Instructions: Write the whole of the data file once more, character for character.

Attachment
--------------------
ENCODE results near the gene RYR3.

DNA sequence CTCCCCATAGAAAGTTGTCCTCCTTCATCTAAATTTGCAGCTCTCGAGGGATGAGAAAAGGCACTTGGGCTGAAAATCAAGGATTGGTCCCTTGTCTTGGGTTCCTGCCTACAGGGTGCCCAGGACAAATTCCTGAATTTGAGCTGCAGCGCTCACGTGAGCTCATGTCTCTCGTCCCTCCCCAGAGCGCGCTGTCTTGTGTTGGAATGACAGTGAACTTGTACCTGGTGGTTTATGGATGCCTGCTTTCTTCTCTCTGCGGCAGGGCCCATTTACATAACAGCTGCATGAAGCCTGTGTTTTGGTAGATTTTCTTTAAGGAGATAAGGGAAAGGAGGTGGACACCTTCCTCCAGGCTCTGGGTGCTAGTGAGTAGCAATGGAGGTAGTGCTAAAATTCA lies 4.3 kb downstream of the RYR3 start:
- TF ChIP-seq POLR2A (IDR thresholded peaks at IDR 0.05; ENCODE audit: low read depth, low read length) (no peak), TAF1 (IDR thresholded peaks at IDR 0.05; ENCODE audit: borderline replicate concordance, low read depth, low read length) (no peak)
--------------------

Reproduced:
ENCODE results near the gene RYR3.

DNA sequence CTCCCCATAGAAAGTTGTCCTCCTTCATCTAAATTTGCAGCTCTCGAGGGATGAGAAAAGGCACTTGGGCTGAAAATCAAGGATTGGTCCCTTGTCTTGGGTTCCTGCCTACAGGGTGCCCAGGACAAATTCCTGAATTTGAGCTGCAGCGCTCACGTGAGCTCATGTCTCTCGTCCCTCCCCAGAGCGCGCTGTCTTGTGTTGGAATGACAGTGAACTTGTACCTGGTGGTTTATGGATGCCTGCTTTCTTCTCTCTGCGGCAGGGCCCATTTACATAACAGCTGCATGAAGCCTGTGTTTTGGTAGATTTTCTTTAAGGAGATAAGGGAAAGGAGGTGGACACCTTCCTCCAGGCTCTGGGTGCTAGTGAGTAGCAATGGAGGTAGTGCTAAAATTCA lies 4.3 kb downstream of the RYR3 start:
- TF ChIP-seq POLR2A (IDR thresholded peaks at IDR 0.05; ENCODE audit: low read depth, low read length) (no peak), TAF1 (IDR thresholded peaks at IDR 0.05; ENCODE audit: borderline replicate concordance, low read depth, low read length) (no peak)